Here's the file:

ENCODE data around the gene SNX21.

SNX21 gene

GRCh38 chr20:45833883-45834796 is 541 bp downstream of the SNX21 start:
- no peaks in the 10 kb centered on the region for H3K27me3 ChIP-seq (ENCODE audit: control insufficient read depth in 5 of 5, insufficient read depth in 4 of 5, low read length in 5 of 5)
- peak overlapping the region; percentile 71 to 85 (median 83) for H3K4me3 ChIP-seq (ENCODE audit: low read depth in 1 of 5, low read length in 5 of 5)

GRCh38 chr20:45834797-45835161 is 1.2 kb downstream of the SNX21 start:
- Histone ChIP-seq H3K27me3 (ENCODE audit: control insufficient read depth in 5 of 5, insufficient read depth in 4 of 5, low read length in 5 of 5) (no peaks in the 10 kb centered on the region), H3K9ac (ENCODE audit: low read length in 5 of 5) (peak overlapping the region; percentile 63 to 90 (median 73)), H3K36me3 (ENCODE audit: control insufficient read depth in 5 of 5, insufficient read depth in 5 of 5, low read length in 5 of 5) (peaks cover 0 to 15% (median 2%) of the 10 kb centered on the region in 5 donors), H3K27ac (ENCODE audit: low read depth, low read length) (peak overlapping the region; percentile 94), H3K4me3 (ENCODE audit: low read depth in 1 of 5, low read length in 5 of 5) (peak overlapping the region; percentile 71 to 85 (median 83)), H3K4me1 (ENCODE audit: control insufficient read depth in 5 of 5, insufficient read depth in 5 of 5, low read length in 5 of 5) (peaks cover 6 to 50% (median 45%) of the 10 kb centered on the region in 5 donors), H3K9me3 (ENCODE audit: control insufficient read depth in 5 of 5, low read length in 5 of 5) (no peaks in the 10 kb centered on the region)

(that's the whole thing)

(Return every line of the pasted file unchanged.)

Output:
ENCODE data around the gene SNX21.

SNX21 gene

GRCh38 chr20:45833883-45834796 is 541 bp downstream of the SNX21 start:
- no peaks in the 10 kb centered on the region for H3K27me3 ChIP-seq (ENCODE audit: control insufficient read depth in 5 of 5, insufficient read depth in 4 of 5, low read length in 5 of 5)
- peak overlapping the region; percentile 71 to 85 (median 83) for H3K4me3 ChIP-seq (ENCODE audit: low read depth in 1 of 5, low read length in 5 of 5)

GRCh38 chr20:45834797-45835161 is 1.2 kb downstream of the SNX21 start:
- Histone ChIP-seq H3K27me3 (ENCODE audit: control insufficient read depth in 5 of 5, insufficient read depth in 4 of 5, low read length in 5 of 5) (no peaks in the 10 kb centered on the region), H3K9ac (ENCODE audit: low read length in 5 of 5) (peak overlapping the region; percentile 63 to 90 (median 73)), H3K36me3 (ENCODE audit: control insufficient read depth in 5 of 5, insufficient read depth in 5 of 5, low read length in 5 of 5) (peaks cover 0 to 15% (median 2%) of the 10 kb centered on the region in 5 donors), H3K27ac (ENCODE audit: low read depth, low read length) (peak overlapping the region; percentile 94), H3K4me3 (ENCODE audit: low read depth in 1 of 5, low read length in 5 of 5) (peak overlapping the region; percentile 71 to 85 (median 83)), H3K4me1 (ENCODE audit: control insufficient read depth in 5 of 5, insufficient read depth in 5 of 5, low read length in 5 of 5) (peaks cover 6 to 50% (median 45%) of the 10 kb centered on the region in 5 donors), H3K9me3 (ENCODE audit: control insufficient read depth in 5 of 5, low read length in 5 of 5) (no peaks in the 10 kb centered on the region)